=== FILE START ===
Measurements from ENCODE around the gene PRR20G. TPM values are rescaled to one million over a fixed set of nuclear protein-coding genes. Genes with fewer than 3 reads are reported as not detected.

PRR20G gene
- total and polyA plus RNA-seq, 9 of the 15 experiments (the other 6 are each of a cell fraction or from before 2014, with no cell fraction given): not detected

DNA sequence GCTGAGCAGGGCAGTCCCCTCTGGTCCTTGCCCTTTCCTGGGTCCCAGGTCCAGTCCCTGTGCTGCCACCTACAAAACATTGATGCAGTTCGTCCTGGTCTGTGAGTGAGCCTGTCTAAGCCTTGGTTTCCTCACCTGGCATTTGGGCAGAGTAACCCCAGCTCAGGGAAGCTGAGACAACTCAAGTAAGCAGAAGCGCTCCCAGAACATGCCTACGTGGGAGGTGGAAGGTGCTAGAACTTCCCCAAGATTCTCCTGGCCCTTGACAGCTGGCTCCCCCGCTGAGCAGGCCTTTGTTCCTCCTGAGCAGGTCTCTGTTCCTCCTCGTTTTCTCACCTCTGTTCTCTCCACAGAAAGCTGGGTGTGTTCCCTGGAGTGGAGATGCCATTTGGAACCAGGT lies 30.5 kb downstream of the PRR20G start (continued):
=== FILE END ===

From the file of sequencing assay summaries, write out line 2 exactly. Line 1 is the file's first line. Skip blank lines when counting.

PRR20G gene